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14/Population-based screening for atrial fibrillation in subjects with sleep apnea

Published Online: October 3rd 2021 European Journal of Arrhythmia & Electrophysiology. 2021;7(Suppl. 1):abstr14
Authors: Y Guo (Presenting Author) - Chinese PLA General Hospital, Beijing,
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Background: Sleep apnea is highly associated with atrial fibrillation (AF), resulting in increased risk of mortality. However, early identification and intervention of AF is limit among subjects with sleep apnea asoften asymptomatic.

Objective: The present study aimed to investigate the occurrence of AF in subjects at high risk for sleep apnea with smart technology.

Methods: The photoplethysmographic (PPG)-based smart devices (wristband: Huawei Band B6, Honor Band 6); wristwatch: Huawei Watch GT2, Huawei Watch FIT, Honor Watch GS Pro, Honor Watch ES, Honor MagicWatch2, Huawei Technologies Co., Ltd., Shenzhen, China) were used for screening AF across China, which has been validated in Pre-mAFA (Huawei Heart Study). The PPG-based detecting sleep apnea has been developed. High-risk sleep apnoea was defined as more than 80% monitoring measures with Apnoea–Hypopnoea Index (AHI) ≥30 during the sleep, monitored by PPG-based smart devices. The identified AF and high-risk sleep apnea were further confirmed by health providers with clinical evaluation, electrocardiogram, 24-hour Holter, or polysomnograph, respectively.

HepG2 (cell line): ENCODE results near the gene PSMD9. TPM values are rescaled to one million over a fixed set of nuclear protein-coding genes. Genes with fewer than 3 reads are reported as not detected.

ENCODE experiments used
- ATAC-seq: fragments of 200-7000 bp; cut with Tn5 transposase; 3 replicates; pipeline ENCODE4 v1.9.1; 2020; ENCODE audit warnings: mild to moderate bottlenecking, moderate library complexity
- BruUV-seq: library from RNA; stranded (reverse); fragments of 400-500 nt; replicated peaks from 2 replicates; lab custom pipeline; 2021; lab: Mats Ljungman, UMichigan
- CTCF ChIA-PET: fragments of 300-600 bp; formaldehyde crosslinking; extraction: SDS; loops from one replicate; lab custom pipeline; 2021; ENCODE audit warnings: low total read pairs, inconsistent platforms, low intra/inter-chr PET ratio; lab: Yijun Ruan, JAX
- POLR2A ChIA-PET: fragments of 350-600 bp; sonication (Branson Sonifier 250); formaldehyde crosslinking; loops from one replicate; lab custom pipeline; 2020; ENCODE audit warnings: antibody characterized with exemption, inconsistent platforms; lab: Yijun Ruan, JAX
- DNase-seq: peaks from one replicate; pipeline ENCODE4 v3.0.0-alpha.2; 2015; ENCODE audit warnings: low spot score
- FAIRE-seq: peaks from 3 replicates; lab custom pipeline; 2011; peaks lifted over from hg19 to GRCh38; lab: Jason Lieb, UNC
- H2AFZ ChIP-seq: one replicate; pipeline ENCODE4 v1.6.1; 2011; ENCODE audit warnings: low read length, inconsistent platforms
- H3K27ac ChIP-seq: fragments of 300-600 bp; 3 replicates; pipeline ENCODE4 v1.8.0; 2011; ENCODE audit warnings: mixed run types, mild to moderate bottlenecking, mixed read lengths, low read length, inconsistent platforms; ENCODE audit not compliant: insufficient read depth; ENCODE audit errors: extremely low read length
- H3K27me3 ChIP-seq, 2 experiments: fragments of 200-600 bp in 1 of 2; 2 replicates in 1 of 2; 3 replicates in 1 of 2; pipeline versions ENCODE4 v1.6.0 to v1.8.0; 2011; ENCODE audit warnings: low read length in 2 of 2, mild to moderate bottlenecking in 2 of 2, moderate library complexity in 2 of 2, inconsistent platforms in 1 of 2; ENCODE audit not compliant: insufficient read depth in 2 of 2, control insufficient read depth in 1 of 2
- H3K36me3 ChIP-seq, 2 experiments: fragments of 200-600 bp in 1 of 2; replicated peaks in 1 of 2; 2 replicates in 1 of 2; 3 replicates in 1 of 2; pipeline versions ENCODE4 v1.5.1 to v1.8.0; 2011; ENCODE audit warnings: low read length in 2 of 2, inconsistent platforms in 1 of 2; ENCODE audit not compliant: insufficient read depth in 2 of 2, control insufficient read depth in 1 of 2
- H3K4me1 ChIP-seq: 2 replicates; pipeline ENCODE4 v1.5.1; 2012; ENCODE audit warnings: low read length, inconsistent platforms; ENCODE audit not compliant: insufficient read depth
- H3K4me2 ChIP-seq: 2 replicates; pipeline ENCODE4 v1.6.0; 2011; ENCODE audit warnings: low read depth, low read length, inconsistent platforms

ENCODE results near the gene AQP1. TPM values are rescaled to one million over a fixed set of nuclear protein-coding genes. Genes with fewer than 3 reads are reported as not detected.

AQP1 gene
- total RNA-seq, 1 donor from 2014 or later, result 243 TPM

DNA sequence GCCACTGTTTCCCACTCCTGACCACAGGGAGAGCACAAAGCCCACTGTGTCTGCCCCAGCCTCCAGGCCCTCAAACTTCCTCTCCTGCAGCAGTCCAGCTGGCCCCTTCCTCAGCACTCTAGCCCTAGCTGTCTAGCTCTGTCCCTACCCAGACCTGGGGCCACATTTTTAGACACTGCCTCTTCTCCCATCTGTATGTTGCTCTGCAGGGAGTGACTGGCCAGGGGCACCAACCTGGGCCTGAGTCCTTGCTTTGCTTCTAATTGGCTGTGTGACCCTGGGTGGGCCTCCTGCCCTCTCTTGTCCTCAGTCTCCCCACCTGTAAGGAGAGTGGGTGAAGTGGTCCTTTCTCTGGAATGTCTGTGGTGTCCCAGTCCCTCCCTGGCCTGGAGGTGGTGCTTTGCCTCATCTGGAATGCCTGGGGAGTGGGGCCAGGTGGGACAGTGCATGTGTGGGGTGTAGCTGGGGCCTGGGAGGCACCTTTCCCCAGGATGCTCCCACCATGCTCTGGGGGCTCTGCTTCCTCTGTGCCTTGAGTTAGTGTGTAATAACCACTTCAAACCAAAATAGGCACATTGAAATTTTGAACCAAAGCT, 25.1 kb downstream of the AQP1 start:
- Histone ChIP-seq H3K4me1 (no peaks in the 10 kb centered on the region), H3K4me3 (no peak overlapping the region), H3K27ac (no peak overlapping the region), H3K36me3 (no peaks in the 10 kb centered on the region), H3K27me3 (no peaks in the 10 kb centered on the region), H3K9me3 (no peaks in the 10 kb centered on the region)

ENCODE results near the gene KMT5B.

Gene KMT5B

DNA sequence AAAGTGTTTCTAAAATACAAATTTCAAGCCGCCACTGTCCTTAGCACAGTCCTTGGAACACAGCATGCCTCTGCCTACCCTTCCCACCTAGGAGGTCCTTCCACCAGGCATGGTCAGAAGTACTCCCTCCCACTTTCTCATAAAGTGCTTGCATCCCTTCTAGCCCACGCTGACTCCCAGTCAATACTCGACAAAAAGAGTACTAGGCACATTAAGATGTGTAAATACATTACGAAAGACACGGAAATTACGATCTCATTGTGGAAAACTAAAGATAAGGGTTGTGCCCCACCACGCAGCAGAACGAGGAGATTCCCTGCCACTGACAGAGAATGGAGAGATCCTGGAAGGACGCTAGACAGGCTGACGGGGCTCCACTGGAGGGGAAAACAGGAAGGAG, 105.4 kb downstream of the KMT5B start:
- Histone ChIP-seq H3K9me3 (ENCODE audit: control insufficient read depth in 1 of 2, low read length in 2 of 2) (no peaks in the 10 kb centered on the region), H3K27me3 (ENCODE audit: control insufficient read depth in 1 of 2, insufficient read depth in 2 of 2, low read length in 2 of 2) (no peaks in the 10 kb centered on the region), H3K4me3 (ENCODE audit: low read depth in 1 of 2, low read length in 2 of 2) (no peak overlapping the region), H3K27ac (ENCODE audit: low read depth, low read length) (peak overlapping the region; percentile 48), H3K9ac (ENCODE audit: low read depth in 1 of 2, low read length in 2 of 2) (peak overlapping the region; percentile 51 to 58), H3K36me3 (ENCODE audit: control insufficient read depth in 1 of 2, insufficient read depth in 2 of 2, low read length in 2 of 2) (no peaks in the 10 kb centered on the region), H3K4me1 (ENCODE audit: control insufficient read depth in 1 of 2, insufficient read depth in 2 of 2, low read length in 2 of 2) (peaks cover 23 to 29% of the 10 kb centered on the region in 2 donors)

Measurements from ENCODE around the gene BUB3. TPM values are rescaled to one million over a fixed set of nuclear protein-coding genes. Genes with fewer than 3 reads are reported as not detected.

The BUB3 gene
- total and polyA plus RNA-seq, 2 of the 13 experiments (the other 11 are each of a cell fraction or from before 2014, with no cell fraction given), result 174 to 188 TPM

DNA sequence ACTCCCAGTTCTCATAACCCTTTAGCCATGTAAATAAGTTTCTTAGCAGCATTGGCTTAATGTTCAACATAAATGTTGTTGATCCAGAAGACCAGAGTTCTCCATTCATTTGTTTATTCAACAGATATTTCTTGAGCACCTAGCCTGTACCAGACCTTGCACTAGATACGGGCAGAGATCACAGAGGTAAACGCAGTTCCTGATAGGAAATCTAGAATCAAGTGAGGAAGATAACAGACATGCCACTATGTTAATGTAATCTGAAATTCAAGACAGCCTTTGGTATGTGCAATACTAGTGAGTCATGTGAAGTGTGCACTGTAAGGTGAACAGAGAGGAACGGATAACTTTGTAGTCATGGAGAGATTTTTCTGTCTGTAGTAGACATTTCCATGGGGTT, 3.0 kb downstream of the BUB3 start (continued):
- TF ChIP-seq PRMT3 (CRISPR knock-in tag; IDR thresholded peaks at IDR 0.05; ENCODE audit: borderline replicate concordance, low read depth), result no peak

Results: There were 187,933 subjects (38.18 ± 10.77 years, 90.88% male) who recruited for screening sleep apnea between December 2019 and December 2020. Among these, 9,088 (4.84%,42.62 ± 9.27 years, 98.13% male) were identified as high-risk sleep apnea, with average AHI of 27.99 (interquartile range [IQR]: 19.27–36.40). Among those, 184,970 (of 187,933, 98.42%) subjects monitored sleep apnea and pulse rhythm with PPG-smart devices, with 8,837 subjects of high-risk sleep apnea. Ninety-three (93/8837; 1.05%) AF were identified among those at high-risk sleep apnea, which was higher compared to those without sleep apnea (203/54,916; 0.37%; p<0.001). With the increased risk for sleep apnea, identified AF raised (normal-, low-, moderate-, high-risk: 0.37%, 0.72%, 0.95% and 1.05%, p<0.001, Figure 1). Compared with non-AF subjects, subjects with identified AF were at much high – risk of sleep apnea (8,744/183,736; 4.76% 93/1234; 7.54%; p<0.001). In multivariate analysis, high-risk sleep apnoea increased 5.36 (95% CI: 3.43-8.37) fold risk of AF, after adjustment of age, sex, body mass index, hypertension, diabetes mellitus, coronary artery disease, heart failure and hyperthyroidism. The sensitivity analysis of the high-risk sleep apnea subjects (n=460; 42.41 ± 8.04 years; 98.70% male), which further confirmed with the diagnosis of sleep apnea by doctors and polysomnography, demonstrated the similar proportion identified AF (5/460; 1.09%).

Conclusions: In this population-based screening study, high-risk sleep apnea increased more than fivefold risk for AF, highlighting the compelling need for effective intervention of AF.

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